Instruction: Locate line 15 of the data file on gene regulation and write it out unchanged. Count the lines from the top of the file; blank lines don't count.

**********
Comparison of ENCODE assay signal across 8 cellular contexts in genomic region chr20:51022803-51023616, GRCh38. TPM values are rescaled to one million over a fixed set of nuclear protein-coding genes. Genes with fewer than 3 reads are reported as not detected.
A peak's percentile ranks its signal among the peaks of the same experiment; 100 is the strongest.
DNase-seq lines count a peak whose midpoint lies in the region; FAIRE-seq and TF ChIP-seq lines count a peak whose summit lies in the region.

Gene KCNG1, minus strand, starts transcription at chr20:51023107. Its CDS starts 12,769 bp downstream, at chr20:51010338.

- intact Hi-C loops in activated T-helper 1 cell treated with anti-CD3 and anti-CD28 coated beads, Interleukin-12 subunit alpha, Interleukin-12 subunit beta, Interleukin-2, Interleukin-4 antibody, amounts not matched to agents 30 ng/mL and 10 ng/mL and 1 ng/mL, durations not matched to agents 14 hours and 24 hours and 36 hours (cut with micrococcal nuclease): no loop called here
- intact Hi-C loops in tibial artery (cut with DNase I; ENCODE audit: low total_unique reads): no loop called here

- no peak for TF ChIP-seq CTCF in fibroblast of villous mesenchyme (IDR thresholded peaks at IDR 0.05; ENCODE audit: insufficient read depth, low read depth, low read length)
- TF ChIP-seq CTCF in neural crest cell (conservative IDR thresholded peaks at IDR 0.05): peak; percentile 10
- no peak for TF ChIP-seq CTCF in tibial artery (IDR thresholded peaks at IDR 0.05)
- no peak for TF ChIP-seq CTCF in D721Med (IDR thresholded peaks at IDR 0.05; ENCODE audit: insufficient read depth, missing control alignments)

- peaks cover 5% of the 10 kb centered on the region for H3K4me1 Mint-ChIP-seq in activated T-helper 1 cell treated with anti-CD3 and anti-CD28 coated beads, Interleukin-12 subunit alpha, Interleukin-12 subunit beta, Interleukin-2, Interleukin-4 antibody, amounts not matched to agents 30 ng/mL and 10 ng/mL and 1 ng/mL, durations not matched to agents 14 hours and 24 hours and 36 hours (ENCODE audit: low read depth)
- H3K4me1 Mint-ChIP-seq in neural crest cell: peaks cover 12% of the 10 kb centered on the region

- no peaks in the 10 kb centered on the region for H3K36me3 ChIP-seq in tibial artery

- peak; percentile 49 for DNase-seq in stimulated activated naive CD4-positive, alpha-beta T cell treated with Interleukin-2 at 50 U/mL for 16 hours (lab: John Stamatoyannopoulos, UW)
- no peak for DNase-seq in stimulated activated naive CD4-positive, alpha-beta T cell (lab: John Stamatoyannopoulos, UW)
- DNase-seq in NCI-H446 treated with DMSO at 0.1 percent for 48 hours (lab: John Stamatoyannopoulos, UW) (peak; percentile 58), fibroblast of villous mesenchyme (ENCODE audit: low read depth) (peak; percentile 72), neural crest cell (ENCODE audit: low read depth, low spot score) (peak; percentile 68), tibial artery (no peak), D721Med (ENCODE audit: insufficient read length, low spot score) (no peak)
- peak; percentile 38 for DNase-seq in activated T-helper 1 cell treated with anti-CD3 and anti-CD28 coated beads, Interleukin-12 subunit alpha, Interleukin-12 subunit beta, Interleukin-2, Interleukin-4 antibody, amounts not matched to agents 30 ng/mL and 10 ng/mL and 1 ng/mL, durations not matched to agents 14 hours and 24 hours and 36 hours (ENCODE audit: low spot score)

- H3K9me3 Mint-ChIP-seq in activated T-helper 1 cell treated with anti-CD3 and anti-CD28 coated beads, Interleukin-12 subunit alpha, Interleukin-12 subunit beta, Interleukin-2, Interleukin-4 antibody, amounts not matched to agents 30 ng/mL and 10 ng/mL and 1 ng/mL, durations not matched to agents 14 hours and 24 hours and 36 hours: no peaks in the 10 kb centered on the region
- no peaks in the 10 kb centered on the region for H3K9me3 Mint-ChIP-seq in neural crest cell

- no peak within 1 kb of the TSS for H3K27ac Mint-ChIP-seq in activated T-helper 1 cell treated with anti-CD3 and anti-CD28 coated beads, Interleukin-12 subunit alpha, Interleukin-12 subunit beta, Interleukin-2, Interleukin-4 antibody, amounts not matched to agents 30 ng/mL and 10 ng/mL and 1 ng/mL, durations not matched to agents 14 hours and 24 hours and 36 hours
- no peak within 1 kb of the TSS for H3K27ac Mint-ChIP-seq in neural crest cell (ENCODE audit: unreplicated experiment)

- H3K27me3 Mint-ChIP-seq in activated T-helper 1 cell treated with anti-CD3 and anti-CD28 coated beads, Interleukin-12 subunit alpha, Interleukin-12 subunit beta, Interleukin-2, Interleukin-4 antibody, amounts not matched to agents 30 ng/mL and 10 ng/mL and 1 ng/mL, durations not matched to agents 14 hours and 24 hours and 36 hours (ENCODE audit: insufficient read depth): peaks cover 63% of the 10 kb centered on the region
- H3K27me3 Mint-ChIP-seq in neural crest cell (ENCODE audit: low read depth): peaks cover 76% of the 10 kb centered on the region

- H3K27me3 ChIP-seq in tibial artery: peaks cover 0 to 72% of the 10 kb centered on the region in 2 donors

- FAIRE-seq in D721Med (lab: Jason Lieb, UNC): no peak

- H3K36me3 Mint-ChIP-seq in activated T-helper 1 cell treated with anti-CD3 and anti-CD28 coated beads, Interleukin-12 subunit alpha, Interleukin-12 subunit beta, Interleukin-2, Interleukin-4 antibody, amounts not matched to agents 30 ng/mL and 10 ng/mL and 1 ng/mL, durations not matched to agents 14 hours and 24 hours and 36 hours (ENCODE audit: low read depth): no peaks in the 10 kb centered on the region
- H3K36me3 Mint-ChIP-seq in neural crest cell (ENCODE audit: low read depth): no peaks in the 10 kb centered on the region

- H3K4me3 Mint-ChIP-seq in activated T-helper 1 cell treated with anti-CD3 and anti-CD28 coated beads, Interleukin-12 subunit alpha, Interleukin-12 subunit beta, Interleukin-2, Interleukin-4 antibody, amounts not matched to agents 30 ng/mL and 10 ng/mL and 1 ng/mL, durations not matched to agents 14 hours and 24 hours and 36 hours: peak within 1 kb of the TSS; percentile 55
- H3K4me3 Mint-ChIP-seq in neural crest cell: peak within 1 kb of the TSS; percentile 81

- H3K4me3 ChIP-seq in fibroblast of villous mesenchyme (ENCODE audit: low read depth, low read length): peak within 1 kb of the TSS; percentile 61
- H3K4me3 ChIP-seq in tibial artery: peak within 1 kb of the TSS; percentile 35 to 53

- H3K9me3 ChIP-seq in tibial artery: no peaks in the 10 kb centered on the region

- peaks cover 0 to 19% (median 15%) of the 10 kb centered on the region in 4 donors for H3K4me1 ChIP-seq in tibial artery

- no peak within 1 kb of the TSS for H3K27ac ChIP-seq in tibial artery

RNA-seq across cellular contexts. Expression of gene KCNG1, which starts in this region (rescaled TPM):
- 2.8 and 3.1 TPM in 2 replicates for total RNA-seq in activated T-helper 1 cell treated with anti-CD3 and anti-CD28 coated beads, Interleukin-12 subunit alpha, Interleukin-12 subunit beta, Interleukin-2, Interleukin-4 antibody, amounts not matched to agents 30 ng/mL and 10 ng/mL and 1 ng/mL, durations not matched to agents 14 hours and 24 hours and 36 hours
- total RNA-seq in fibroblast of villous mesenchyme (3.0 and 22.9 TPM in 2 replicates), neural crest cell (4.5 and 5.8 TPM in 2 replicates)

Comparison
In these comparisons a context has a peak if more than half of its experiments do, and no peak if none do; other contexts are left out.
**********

- no peak for DNase-seq in stimulated activated naive CD4-positive, alpha-beta T cell (lab: John Stamatoyannopoulos, UW)